Maximizing space in a small living environment can be a pretty eye opening task. Ask any former college student who has lived in a dorm and they’ll nod their head in agreement. That being said, you shouldn’t have to sacrifice having a home entertainment system in order to have some extra leg room. One excellent way to avoid techno-clutter is to have a video game system able to do more than just play video games.
With the highly anticipated release of the PlayStation 4 and Xbox One, Apartment Finder will take you on a 3-week #TotallyTechThursday look at the capabilities and limitations of each, including the Wii U, and how they can help make your gaming device an all-in-one entertainment hub.
What was once considered an amazing console feature, Sega Genesis’ headphone jack and audio equalizer, is now considered a dinosaur of antiquity. The same can be said of Nintendo’s Power Glove. And the infamous Rumble Pack. And the list goes on. But as technology has zoomed into hyper speed since the late 80’s, video game consoles have built an impressive pyramid of features that continuously rise to the sky. For the 8th generation of video game consoles, the public will have access to new features that will continue to change the gaming landscape for the foreseeable future and beyond.
First on our list is Sony’s PlayStation 4. The system scheduled for release on November 15 comes at a launch price tag of $399. Alongwith the sleek black design of the newly designed shell comes a standard 500 GB hard drive that can be removed and upgraded at any time. To take advantage of that space, users will want to dive into Sony’s online PlayStation Network and PlayStation Store, which make a return from the PS3.
When gamers are not in the mood for console play they can purchase or rent a wide variety of movies and television series right to their system for on-demand viewing. Popular apps such as Netflix and Hulu Plus are also back for an encore, giving consumers more viewing options than possible. All this is in addition to the built in Blue-ray Disc drive that won out over its HD DVD competition in the format wars.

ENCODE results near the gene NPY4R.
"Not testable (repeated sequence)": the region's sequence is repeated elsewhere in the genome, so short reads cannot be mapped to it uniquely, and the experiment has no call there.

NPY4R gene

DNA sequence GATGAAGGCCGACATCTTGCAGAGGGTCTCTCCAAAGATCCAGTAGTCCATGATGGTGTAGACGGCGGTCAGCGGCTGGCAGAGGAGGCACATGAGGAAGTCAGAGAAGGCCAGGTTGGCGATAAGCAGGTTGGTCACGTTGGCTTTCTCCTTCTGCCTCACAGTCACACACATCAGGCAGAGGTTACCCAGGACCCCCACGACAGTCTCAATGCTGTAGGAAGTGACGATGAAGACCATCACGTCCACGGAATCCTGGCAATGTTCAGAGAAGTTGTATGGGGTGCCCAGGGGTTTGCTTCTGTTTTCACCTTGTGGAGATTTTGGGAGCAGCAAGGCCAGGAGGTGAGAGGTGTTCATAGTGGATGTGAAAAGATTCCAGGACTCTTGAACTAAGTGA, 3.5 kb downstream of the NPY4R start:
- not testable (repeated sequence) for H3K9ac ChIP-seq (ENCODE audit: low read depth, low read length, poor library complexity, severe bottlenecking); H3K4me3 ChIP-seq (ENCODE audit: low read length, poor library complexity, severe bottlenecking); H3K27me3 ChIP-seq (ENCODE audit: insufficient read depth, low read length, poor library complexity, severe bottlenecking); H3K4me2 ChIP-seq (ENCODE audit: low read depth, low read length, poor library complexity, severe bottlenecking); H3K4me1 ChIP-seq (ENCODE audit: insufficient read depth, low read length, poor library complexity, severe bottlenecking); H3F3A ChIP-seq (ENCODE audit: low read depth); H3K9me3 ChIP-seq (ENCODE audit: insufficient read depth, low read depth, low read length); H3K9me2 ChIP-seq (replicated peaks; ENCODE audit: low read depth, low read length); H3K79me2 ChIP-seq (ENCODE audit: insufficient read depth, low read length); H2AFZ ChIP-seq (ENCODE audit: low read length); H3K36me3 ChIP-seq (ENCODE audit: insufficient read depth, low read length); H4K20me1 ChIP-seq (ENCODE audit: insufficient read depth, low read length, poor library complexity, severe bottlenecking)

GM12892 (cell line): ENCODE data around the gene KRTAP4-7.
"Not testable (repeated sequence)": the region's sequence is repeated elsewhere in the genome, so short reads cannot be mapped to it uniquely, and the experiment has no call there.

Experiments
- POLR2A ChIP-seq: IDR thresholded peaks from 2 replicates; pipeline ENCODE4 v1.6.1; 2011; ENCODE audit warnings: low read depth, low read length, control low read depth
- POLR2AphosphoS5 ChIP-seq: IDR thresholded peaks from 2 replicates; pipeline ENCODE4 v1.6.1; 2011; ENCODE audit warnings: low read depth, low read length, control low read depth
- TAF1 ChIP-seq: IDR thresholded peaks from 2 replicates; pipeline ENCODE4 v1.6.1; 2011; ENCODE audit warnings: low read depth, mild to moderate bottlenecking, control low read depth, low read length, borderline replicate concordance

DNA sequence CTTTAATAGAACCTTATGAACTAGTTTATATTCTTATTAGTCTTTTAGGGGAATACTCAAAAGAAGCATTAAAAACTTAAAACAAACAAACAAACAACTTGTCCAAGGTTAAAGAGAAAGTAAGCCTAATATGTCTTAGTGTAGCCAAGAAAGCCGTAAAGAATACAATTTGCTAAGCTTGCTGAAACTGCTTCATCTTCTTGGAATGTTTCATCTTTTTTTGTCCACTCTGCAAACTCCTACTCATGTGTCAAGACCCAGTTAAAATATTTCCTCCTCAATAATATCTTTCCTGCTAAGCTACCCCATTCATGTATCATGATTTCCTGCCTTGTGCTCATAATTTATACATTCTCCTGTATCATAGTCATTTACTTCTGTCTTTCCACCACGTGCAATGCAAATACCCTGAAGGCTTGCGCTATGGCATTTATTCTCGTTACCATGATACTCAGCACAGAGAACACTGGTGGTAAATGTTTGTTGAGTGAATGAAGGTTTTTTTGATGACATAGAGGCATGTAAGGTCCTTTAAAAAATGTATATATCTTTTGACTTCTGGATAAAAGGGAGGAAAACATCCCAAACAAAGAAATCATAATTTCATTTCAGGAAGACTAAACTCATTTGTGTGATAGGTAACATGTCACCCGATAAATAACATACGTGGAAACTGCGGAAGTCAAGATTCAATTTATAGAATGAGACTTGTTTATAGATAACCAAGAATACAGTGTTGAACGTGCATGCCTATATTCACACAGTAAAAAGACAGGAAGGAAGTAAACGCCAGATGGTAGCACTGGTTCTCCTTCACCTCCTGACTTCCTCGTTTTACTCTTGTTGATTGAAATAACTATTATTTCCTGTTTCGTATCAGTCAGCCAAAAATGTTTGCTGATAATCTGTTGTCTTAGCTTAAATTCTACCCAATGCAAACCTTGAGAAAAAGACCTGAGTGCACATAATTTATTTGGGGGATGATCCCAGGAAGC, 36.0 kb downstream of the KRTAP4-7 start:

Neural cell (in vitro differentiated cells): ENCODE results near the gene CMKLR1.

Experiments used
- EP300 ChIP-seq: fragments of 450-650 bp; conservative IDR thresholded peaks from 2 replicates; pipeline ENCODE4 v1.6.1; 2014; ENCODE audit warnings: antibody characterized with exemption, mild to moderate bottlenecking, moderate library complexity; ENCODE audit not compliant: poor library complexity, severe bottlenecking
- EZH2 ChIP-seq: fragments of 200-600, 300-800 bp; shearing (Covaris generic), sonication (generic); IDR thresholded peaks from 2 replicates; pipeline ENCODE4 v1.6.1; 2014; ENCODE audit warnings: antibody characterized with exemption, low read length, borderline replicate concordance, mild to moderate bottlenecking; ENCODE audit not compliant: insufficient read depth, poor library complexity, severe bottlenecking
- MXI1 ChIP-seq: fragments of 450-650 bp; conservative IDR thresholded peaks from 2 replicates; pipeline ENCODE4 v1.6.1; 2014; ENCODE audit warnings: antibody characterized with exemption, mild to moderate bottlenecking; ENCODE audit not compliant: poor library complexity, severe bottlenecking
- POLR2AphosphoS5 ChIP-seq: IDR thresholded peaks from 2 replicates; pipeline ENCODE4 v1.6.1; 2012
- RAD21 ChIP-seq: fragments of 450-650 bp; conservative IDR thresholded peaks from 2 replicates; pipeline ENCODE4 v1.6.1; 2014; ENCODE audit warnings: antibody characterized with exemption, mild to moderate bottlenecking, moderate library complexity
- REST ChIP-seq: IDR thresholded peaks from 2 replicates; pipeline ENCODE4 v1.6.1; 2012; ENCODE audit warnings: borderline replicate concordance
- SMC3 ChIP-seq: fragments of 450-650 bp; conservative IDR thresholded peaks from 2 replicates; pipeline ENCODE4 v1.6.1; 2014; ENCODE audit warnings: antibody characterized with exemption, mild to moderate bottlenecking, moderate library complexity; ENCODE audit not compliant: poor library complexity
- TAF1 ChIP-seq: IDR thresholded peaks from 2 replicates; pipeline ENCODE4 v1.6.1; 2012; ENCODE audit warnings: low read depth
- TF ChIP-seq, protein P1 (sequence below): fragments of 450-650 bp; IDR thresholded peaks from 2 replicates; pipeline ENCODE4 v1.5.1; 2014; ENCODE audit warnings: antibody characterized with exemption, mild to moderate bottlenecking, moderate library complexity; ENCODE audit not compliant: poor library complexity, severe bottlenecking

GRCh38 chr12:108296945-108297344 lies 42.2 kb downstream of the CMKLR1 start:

At the same time, if movies and TV is not your thing, gamers can play up-coming releases and even download full disc games purchased from their PlayStation Wallet. Just as the MP3 player made CD’s obsolete, video game systems are trying to eradicate needless software. And not forgetting our music fans, the PlayStation 4 includes numerous apps to build your own playlists and keep them in one convenient location.
The one major drawback of the PS4 is the system’s designed inability to play backwards compatible PS3 discs. Now before you cross the PlayStation 4 of your list, Sony has plans to rectify this disappointment. Although not available at launch, the PS4 will usher in a new era of cloud gaming via their new service called Gaikai. Plans are under development for this newly purchased company in which users can play previously purchased games on a server that will further eliminate the need for physical discs. The logistics of pricing and numerous other details are still unknown, however, the popularity of Gaikai could do for cloud gaming what the Sega Dreamcast did for online play.
Be sure to return for next week’s #TotallyTechThursday when we preview Microsoft’s Xbox One and its spin on console – TV integration.